Ridley Scott’s Blade Runner (1982) was the first major cyberpunk film, and it’s been a great influence on the genre ever since. As the sequel Blade Runner 2049 (2017) is released worldwide in theaters this week, Frameland celebrates five lesser-known cyberpunk films and television shows from around the world.
Visually arresting cyberpunk SF-film by cult director Richard Stanley, focusing on the use of technology as a weaponized means of social control. Although it doesn’t explore in depth the use of digital information systems with which cyberpunk has become synonymous, it believably creates a sense of governmental repression and globally decaying social order. Based on the comic-strip “SHOK!” by Kevin O’Neill and Steve MacManus, and following Stanley’s previous SF short Incidents in an Expanding Universe (1985), Hardware tells the story of space-marine-turned-scavenger Moses Baxter (Dylan McDermott) who, returning from one of his forays, presents his artist girlfriend Jill (Stacey Travis) the inconspicuous remains of an experimental military droid, the M.A.R.K. 13. After Jill uses the robot in a sculpture, the killing machine re-assembles itself overnight and goes on a rampage in Jill’s apartment.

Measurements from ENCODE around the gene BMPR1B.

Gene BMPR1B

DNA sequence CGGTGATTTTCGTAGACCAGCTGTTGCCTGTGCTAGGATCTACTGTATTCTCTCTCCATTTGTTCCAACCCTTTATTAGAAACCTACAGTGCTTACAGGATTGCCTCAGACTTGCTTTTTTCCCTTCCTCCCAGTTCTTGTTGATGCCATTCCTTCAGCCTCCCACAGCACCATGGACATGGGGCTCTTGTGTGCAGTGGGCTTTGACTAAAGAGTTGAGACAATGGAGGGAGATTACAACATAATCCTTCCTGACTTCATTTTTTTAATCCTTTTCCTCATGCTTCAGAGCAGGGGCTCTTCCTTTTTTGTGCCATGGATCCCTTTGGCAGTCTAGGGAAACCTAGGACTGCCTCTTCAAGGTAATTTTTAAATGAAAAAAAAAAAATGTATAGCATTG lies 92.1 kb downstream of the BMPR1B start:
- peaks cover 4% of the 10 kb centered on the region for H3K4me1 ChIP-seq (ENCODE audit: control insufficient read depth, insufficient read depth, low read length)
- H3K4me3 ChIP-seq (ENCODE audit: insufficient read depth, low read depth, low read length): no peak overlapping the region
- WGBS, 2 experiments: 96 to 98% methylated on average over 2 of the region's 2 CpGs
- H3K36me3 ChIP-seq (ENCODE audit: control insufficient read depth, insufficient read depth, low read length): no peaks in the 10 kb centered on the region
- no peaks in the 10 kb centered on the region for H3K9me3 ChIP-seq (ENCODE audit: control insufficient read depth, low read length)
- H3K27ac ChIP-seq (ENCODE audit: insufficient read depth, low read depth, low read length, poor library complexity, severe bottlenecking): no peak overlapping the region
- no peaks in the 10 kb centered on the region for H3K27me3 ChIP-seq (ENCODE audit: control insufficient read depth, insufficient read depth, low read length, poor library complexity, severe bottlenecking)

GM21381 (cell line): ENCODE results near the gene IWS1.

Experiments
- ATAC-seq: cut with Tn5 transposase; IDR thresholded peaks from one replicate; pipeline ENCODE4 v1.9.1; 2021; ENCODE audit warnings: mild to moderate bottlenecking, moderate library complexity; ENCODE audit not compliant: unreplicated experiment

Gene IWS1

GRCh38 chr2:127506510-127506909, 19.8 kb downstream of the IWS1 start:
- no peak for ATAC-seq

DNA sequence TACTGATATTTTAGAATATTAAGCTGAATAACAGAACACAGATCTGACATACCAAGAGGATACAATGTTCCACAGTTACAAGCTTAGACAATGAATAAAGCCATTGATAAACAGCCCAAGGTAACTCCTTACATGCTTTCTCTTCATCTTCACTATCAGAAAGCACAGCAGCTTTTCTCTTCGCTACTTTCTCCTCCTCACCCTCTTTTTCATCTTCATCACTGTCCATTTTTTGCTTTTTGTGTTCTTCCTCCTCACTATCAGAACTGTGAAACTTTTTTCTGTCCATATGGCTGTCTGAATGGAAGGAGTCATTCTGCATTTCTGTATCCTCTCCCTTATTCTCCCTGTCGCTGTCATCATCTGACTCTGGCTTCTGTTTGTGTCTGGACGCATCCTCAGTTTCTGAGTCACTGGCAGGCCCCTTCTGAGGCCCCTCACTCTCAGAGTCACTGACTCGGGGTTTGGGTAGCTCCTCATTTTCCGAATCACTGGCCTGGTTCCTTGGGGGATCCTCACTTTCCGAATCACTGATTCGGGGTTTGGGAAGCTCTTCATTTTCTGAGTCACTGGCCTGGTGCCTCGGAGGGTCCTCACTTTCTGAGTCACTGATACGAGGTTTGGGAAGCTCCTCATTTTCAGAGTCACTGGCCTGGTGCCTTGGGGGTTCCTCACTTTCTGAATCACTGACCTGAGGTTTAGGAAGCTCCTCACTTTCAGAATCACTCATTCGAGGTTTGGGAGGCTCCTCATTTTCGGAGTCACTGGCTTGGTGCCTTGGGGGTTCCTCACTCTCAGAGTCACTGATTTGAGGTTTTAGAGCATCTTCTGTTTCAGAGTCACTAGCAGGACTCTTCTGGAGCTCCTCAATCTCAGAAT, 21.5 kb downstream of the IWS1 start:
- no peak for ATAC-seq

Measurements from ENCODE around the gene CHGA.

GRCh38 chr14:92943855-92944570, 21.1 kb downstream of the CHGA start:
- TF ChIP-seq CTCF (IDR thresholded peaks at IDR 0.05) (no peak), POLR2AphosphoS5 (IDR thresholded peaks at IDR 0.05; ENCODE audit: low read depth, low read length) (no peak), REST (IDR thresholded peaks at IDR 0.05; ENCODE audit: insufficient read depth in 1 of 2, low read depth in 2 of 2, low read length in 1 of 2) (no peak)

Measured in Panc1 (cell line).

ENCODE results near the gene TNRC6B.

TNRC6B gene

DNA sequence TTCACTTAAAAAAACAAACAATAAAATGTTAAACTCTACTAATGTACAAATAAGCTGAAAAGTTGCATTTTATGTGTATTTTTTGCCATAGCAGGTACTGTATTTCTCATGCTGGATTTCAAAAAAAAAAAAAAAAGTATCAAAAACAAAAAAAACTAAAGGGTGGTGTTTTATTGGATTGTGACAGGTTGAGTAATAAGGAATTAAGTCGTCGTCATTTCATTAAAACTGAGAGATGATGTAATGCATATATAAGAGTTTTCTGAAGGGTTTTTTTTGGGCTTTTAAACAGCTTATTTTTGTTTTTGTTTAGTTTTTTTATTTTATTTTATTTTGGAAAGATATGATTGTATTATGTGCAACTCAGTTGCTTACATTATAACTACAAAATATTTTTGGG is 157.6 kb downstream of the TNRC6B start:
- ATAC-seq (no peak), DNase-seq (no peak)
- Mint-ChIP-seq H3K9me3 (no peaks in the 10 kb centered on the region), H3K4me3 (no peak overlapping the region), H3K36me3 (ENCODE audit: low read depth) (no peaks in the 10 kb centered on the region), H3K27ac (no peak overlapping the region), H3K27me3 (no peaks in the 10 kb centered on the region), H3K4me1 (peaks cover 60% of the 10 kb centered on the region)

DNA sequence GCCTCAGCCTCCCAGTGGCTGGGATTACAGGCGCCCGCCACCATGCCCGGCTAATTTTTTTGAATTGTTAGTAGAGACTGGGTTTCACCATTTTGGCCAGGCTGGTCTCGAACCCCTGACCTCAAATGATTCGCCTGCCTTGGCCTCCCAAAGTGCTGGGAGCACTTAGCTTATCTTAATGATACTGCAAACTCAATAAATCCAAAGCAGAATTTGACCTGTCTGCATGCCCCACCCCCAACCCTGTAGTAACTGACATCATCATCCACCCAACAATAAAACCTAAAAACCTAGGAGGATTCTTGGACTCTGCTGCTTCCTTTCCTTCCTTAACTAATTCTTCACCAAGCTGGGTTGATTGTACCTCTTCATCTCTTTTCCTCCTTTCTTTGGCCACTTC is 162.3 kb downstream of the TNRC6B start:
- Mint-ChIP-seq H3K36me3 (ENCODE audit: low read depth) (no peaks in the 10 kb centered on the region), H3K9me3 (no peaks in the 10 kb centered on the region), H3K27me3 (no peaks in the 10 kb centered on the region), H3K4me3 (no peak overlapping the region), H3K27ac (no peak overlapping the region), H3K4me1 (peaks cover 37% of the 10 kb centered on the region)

After an inventive build-up, director Stanley steadily gears into straight-forward SF-horror. Which still means that, for a low-budget piece of genre filmmaking, Hardware has pace, tension and style to burn. Biblical as well as film references abound and range from The Terminator (1984), Westworld (1973), Soylent Green (1973), Alien (1979), Stalker (1979), Blade Runner (1982), and Mad Max films to the cinema of Dario Argento. Notable actors John Lynch and William Hootkins, as well as rockers Iggy Pop, Carl McCoy and Lemmy Kilmister perform memorable supporting roles and cameos. Beautifully shot on Moroccan and London locations, and accompanied by an abrasive score (music by Public Image Limited, Iggy Pop, Ministry, Motörhead). Hardware is a true cult-classic.